Divorced Military Parents: Gather These Signatures For Your Third-Party Family Care Plan

Are you a divorced parent in the military who has custody? Are you working on a third-party family care plan to go into effect in the event that you are deployed? If so,make sure that you gather the below three signatures -- your custody rights may depend on it. 

Ex-Spouse's Agreement Of Third-Party Custody

If your plans are to leave your child with a third-party relative in the event that you are deployed, you must have your ex-spouse's court-witnessed written consent to do so. No matter how good of a relationship you have with your child's other parent, it's never safe enough to have a verbal agreement alone.

The U.S. Supreme Court views a biological parent as having superior authority over any third-party custodian, unless otherwise agreed upon. If you are deployed and your third-party custodian does not have a legal record of being granted custody of your child, the other biological parent could be granted custody.

It's unlikely, if not impossible for those serving active duty to be able to meet the demands of a custody battle. In your absence, unless they are deemed unfit, your child's other parent can file for and gain custody by default.

Ex-Spouse's Consent For Child To Cross State Lines

Does the person you plan to grant temporary custodianship of your child to live in a different state or visit a different state for any extent of time? If your ex-spouse has shared custody of your child or visitation rights to them, it's crucial that you get their written consent that your child be allowed to cross state lines. Even if the other parent has agreed to a third-party custodian, this does not mean that they have agreed to allow the child to be taken out of their home state.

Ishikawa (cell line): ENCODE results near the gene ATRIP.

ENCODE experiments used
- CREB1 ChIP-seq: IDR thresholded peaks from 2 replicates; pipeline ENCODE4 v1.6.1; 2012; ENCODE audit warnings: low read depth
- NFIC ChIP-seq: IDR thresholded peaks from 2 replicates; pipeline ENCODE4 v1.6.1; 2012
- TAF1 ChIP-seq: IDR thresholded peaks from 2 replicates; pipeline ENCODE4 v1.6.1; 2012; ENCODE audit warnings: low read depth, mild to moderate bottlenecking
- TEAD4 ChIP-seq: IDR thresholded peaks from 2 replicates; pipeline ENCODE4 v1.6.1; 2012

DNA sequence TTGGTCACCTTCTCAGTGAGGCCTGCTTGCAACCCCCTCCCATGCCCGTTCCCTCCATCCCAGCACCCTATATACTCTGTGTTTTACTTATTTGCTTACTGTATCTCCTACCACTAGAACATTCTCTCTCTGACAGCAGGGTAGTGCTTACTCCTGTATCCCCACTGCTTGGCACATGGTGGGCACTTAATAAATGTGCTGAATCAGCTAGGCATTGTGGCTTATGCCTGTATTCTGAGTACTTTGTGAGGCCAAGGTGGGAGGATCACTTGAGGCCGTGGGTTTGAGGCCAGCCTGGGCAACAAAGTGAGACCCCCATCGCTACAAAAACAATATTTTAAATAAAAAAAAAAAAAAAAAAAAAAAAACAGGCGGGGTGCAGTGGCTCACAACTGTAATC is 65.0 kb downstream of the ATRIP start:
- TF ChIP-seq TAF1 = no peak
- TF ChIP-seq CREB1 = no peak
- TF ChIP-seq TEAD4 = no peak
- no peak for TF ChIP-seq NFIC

When your initial custody order was drawn up between you and your ex-spouse, it's likely that their lawyer made sure that there was a clause in it stating that your child cannot be taken out of state or relocated to a place that makes visitation difficult. 

Breaching these terms of a custody order is illegal in all fifty states so even if your ex-spouse agrees to a third-party custodian, you need specific consent for your child to travel outside of state lines for any reason whatsoever. 

Appointed Custodian's Return Of Custody Agreement

Now that you've gotten the signatures you need from your child's other parent, you'll need to gather one more -- this time from the person who you will be granting custodianship of your child to.

If you're deployed for an extended period of time, there's a good chance that your child and their temporary caretaker will grow very comfortable with each other. It is not uncommon for a child to initially feel as though they'd rather stay with their new caretaker, or for the new caretaker to decide that it would be in the best interest of the child to continue on with the life they have become accustomed to.

Should this become the case, you could face a lengthy court battle in order to recuperate your parental rights. 

You must make sure that the person you appoint as temporary guardian of your child in the event that you are deployed agrees that you shall reclaim full and immediate custodial rights to your child upon your returning home. Have the terms of the agreement witnesses and notarized by a court. 

There's a lot to take into consideration when making sure your child is not only cared for in your absence, but that your parental rights are not in danger should you be deployed. Gather the above three signatures for your family care plan and contact a lawyer, such as Debbie L. Fong-Uribe PS, to read through your plan and ensure you've covered all of your bases.